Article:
By Michael E. Miller
By Ryan Yousefi
By Kyle Munzenrieder
By Sabrina Rodriguez
By Michael E. Miller
By Carlos Suarez De Jesus
By Luther Campbell
By Kyle Munzenrieder
Guess which one gets the cover treatment: Bravo to Eric Alan Barton and New Times for the story on the Fanjul family and their wicked ways ("From Bitter to Sweet," August 26). This type of writing, and the reporter's active prodding to force the Fanjuls to do right by injured employee José Gallardo is what sets journalism apart from all other media.
My only question is: Why didn't you guys run the article as a cover story instead of that silly "21 and Over" piece about the MTV Video Music Awards?
Skip Van Cel
You'd better believe it -- this is Miami, after all: My guess, as a long-time Miami-Dade resident, is that The Bitch is not so far off regarding the purported "far-fetched but juicy conspiracy theory" touching school board candidates Michael Kosnitzky and Pinecrest Mayor Evelyn Greer, multimillionaire hopefuls in separate district races ("The Bitch: No Gossip Too Tenuous," August 26).
Sadly, The Bitch's mention of the suspicious and unsavory ties these candidates maintain to noted back-room dealmakers like Ralph Arza, Steve Marin, and Joe Arriola came just days before this past Tuesday's elections -- too late for informed voters to take note.
Still, if these candidates are fortunate enough to get the nod by voters in their districts, watch for them to be the first to vote on school board issues, contracts, and funding awards near and dear to the likes of Arza, Marin, and Arriola. You can take that to the bank.
While local talent starves: In Mosi Reeves's "Basshead" column "Starstruck" (August 26), Beth Boone, executive director of the Miami Light Project, speaks for all the downtrodden cultural groups that must go begging while the City of Miami gives big bucks to nationally known entertainers (most recently, VMA stars). Miami does not stop to think that if it would promote local artists, they just might be the big names of the future (albeit in different forms such as theater, dance, painting and sculpture, folk and acoustic music, and poetry), but with a hometown loyalty that could not be beat. And in that regard, kudos to Teo Castellanos and the Miami Light Project for NE Second Avenue, and to Nilo Cruz and the New Theatre for Anna in the Tropics.
One thing that upsets most people who've had dealings with the mayor's Arts and Entertainment Council -- and, I am certain, with Seth Gordon -- is the council's advisory nature (read: no money to fund worthy projects). I have attended all the council's community meetings and the best thing I accomplished was to become acquainted with other enthusiastic providers of culture and diversity to burgeoning South Florida. When all else fails, we need to collaborate, share expenses, and give our community a good show.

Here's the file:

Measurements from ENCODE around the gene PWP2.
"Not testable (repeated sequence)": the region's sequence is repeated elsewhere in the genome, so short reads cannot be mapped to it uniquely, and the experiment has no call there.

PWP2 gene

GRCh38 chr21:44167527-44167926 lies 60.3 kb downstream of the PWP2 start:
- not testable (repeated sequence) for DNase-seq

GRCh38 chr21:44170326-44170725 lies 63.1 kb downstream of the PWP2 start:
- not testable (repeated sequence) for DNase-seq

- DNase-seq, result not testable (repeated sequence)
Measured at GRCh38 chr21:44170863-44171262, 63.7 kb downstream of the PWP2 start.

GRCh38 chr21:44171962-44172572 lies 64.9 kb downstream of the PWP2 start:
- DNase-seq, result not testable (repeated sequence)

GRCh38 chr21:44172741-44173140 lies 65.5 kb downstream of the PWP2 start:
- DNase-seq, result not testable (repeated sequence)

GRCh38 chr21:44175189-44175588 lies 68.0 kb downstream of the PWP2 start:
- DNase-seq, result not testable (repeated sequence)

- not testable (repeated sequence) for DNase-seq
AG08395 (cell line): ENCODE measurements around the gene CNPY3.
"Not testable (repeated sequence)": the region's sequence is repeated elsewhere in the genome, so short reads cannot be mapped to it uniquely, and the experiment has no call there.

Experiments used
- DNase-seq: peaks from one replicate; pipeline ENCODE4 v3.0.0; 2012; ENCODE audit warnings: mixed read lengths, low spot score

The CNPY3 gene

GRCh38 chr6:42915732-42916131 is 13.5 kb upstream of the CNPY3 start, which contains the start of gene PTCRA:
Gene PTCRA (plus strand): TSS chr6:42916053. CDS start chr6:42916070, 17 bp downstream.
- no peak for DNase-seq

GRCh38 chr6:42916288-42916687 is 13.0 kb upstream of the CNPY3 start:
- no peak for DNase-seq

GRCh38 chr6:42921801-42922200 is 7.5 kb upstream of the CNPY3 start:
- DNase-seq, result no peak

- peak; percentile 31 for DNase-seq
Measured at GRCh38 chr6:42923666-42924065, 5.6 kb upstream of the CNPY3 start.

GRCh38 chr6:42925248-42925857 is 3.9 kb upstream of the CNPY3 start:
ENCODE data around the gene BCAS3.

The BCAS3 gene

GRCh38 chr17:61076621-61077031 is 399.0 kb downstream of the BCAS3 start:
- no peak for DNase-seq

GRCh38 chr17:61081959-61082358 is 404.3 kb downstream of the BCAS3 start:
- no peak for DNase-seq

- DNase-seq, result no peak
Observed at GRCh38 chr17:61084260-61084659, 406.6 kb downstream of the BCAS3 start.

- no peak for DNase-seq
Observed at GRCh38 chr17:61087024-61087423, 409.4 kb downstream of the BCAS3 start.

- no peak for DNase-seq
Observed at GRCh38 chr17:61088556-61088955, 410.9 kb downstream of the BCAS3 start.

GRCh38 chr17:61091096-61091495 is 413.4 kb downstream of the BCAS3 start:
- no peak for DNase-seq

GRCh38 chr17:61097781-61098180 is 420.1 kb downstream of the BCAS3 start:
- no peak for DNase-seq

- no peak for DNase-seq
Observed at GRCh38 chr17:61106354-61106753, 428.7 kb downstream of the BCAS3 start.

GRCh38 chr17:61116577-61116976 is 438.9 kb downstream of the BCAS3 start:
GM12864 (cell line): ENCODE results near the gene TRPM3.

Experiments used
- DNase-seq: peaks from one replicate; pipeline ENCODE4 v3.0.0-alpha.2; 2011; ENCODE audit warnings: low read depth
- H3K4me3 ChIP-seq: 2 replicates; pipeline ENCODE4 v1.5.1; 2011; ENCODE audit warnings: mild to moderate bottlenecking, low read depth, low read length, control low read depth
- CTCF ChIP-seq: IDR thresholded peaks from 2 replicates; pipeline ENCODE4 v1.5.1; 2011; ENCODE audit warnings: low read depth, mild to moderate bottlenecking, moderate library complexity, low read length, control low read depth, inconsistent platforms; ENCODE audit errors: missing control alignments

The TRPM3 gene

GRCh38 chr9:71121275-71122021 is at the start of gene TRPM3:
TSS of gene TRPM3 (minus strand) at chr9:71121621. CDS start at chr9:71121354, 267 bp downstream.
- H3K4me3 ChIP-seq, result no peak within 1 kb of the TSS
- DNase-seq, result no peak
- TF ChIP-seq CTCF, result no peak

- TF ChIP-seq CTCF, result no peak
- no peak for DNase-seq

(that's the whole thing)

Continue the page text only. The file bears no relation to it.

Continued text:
Big Brother's prolefeed has resulted in goodthink: Brett Sokol's "Kulchur" column about the GOP convention was a good one ("Nixon Rewound," August 19). But one rather strange phrase popped out in the middle of it: "...Present-day leftists who insist on seeing Iraq's insurgents as öresistance fighters.'"
I don't describe myself as a leftist, but I do understand that our government spends millions of dollars on psy-ops and propaganda to make sure we are constantly presented with vocabulary that supports the government's view of the world: anti-Iraqi forces, the liberation of Iraq, coalition forces, collateral damage, and so on.
What is it about the Iraqis who are resisting the occupation of their country that makes Mr. Sokol not want to call them "resistance fighters?" It seems logical enough. Maybe his opinion has more to do with the vocabulary he has come to regard as mainstream. It's worth recognizing that the "mainstreaming" of such language is no accident.
Thanks to our hard-working cops, the world is now much safer: After reading Francisco Alvarado's story about all the arrests made on the full-moon night of Saturday, July 31 ("Until Proven Guilty," August 12), I say we should be proud of the police throughout Miami-Dade County. They really outdid themselves that day.
Take another look at those mug shots. Who would've thought they could have arrested: the twentieth hijacker (69703), Saddam Hussein (69804), Michael Myers (69852), 2 Fast 2 Furious (69847), Jack Black (69843), Ricky Williams (69844), Enrique Iglesias (69716), Sammy "The Bull" Gravano (69725), Ricky Martin (69733), 2 Porches (69754 and 69755), Pablo Escobar (69769), Celine Dion (69803), David Beckham (69783), Christina Aguilera (69776), Jesus Christ (69851), Wyclef Jean (69796), Medusa (69813), Susan Smith (69817), Cher (69822), Zelda (69830), Oscar de la Hoya (69863), Julio Iglesias (69869), and finally, Santa Claus (69705).
Wow! Whatta night, huh? Love that full moon.
How does a kid like Humberto know a real club from a dive? Obviously he doesn't: This is in response to Humberto Guida's "BuzzIn" column about Our Place in Miami Lakes ("Dive Bar Shenanigans," August 5). I've been going to South Beach nightclubs since before Humberto even thought of clubs. Those places don't do it for me anymore. I just got sick of paying too much for a well drink.
I would presume Humberto is in his twenties, so he didn't get to go to the clubs of the Eighties on the Beach. Those were the days of real clubs, not the dives that are around now. As a clubgoer for more than twenty years, I can say I love the atmosphere of Our Place.
I hope the next time he's in a mood to go to a watering hole, Humberto picks somewhere else. He shouldn't be trashing what he does not know.